The National Institutes of Health on Tuesday made 30 terabytes of data available to scientists as part of an initial release from the largest long-term study of brain development and child health in the United States.

This interim data release from the Adolescent Brain Cognitive Development (ABCD) study covers the first 4,500 participants, providing “high-quality baseline data on a large sample of 9- and-10-year-old children,” according to NIH.

“By sharing this interim baseline dataset with researchers now, the ABCD study is enabling scientists to begin analyzing and publishing novel research on the developing adolescent brain,” said Nora Volkow, MD, director of the National Institute on Drug Abuse. “Drug use is minimal among this young cohort, which is critical because it will allow us to compare brain images before and after substance use begins within individuals who start using, providing needed insight into how experimentation with drugs, alcohol and nicotine affect developing brains.”

The dataset—which is equivalent to three times the size of the database that would be required to house the Library of Congress collection—will be used for research on the many factors that influence brain, cognitive, social and emotional development.

The data includes basic participant demographics, assessments of physical and mental health, substance use, culture and environment, neurocognition, tabulated structural and functional neuroimaging data, minimally processed brain images, as well as biological data such as pubertal hormone analyses.

MRI of adolescent brains activated during a memory task in ABCD study,
MRI of adolescent brains activated during a memory task in ABCD study,

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According to NIH, the ABCD study data will be made available through the National Institute of Mental Health (NIMH) Data Archive, which can be accessed for free by researchers with an account.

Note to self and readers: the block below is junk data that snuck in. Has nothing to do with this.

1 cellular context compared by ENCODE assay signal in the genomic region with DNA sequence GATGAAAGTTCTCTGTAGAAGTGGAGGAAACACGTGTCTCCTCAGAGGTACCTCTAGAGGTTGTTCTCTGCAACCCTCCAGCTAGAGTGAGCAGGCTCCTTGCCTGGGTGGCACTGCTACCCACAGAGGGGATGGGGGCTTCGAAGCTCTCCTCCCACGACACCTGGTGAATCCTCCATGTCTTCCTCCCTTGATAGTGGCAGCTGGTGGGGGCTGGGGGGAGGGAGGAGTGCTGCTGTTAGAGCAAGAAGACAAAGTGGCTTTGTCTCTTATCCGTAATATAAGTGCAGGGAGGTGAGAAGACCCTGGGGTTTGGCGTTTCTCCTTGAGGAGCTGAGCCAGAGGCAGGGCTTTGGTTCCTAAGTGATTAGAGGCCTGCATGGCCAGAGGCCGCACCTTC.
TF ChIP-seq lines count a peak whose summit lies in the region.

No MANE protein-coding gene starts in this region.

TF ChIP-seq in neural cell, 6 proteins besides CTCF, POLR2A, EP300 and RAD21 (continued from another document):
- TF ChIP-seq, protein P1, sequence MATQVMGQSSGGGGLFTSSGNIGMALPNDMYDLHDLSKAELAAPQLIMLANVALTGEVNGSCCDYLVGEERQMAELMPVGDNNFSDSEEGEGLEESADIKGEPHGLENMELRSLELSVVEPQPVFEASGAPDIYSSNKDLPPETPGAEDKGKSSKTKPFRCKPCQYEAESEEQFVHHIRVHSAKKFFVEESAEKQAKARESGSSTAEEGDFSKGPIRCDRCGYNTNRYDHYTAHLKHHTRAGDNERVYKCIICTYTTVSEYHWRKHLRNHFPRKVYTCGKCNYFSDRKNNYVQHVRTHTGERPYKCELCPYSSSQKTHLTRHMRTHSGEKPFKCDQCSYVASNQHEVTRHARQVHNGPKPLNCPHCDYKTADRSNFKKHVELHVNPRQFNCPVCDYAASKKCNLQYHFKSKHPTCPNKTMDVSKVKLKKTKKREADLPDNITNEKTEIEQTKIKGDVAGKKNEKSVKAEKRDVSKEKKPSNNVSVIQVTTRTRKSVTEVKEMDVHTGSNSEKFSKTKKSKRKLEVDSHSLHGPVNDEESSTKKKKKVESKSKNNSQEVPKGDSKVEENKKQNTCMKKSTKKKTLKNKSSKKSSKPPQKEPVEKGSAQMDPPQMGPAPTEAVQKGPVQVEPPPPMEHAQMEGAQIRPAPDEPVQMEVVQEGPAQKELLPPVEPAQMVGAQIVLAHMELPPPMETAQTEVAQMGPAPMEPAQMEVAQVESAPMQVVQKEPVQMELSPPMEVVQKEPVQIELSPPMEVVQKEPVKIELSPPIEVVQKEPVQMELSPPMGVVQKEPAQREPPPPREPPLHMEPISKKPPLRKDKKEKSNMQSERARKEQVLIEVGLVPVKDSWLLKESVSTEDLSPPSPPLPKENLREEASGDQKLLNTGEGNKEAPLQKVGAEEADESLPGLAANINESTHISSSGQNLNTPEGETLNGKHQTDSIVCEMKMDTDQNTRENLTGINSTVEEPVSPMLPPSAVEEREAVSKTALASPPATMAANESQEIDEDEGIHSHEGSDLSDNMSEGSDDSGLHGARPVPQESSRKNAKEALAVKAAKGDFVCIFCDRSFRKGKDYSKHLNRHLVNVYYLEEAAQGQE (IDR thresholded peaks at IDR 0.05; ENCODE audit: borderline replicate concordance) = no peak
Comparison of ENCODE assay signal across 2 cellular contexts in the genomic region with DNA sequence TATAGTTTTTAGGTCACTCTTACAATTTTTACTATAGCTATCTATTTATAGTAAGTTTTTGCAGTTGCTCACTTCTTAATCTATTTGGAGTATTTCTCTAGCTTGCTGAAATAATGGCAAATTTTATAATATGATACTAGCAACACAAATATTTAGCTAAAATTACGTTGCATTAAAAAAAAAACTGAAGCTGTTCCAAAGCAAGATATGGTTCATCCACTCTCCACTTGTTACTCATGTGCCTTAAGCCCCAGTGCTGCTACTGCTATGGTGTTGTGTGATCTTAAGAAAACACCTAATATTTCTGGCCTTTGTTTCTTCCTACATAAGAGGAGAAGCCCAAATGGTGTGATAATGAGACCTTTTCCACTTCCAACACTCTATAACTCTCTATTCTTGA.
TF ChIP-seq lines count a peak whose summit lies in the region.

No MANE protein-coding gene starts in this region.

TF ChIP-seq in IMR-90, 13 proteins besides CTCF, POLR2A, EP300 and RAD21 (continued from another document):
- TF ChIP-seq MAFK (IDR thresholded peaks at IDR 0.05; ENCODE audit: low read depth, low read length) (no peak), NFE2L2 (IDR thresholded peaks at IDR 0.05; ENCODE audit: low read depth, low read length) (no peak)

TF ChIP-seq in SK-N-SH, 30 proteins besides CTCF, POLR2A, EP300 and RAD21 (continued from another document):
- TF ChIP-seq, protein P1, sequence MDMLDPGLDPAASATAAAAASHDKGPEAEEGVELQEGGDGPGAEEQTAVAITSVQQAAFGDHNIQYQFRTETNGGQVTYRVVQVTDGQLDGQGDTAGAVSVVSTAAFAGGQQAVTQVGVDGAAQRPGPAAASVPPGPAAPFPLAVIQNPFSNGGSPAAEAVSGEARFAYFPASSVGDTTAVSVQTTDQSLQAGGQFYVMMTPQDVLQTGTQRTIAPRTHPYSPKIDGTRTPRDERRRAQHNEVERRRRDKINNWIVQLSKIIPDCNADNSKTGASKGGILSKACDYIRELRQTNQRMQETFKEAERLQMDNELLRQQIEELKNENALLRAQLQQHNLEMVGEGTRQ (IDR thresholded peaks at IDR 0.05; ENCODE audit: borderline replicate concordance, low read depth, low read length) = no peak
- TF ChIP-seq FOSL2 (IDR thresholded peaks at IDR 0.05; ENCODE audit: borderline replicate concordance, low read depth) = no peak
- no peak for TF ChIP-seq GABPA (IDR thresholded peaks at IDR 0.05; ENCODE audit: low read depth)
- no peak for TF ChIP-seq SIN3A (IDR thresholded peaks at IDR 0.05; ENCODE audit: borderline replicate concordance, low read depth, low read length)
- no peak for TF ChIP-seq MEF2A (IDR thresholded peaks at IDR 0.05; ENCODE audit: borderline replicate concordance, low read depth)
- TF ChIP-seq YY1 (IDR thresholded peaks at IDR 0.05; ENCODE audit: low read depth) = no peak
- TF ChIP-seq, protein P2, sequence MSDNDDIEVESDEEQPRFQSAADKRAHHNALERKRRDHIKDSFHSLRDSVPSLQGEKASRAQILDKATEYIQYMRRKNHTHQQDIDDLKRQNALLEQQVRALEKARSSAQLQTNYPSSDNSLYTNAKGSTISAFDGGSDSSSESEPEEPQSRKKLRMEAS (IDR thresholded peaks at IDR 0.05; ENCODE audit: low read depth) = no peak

“Sharing ABCD data and other related datasets with the research community, in an infrastructure that allows easy query, data access and cloud computation, will help us understand many aspects of health and human development.” said Joshua Gordon, MD, director of NIMH. “These datasets provide extraordinary opportunities for computational neuroscientists to address problems with direct public health relevance.”

As part of the ABCD study, participants will be followed for 10 years with data collected on a semi-annual and annual basis through interviews and behavioral testing. In addition, the collection of neuroimaging data—including high resolution MRI—will be conducted every two years to measure changes in brain structure and function.

While the study is designed to include a diverse population reflecting U.S. demographics, NIH acknowledges that the interim data “may not fully capture that diversity as enrollment is not yet complete.”

To date, 7,637 youth have been enrolled in the study, which represents 66 percent of its recruitment goal. Ultimately, the aim is to enroll a total of 11,500 children by the end of 2018.

Recruitment is being conducted at 21 study sites nationwide. The ABCD Coordinating Center and Data Analysis and Informatics Center are both housed at the University of California-San Diego.

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